Photo ou archives : F-M. Dumas
Dl2 220cc "ladies' Model" -1920
Birth of a great name
As strange as it may seem, the Velocette marque - famed for its oh-so-masculine
sporty four-strokes - started life as a lightweight two-stroke model.
The Model A of 1913 built by the Veloce Company of Birmingham was known as the "Velocette," a diminutive form of the firmÂ’s name that emphasized its dainty nature.
It was a utility 206cc two-stroke, designed by Percy Goodman and his father John, who had founded the Veloce marque in 1905. The Velocette was available in three models: a belt-driven single-speeder, a "Deluxe" model with a two-speed transmission and all-chaindrive and an open-frame "Ladies' Model," which had an oddly-shaped aluminum shield over the cylinder head to protect the rider's skirt from the heat and oil of the engine. Veloce Limited promoted the virtues of the new ladies' utility model in a booklet entitled, "The Delights and Economy of Velocetting." In this booklet, Edwardian belles were shown achieving incredible fuel consumptions of over 100 mpg, climbing the steepest hills and using a minimum of oil - due to a lubrication system in which oil contained in a separate compartment was delivered to the moving parts of the engine by exhaust pressure. After WWI, the engine was uprated to 220cc and gained a detachable hatch - giving access to the overhung crank Â– and an oil pump to regulate the lubrication more positively. A works Velocette won a gold medal in the Autocycle Union's 1919 Six Days' Trial.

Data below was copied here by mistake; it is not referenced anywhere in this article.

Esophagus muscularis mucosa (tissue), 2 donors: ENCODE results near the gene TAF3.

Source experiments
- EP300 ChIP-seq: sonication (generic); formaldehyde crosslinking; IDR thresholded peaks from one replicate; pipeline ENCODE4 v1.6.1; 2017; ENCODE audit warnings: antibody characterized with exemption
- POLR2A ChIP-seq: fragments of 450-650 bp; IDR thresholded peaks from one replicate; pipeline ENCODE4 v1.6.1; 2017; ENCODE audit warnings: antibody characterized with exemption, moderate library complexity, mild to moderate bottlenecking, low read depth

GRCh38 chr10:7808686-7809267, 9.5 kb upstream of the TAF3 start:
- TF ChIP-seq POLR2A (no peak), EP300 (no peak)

Engine: 220cc (62x73mm) air-cooled singlecylinder
Fuel System: Amac or Senspray carburetor
Transmission: 2-speed, chain fmal drive
Suspension: girder forks (front); rigid (rear)
Brakes: rim (front); drum (rear)
Wheels: 24x2.00 inch wire clincher (front & rear)
Weight: 132 lb
Maximum Speed: 50 mph
The Velocette two-stroke line was very popular in its day, which lasted from 1913 to 1926, when the most basic model cost only $57.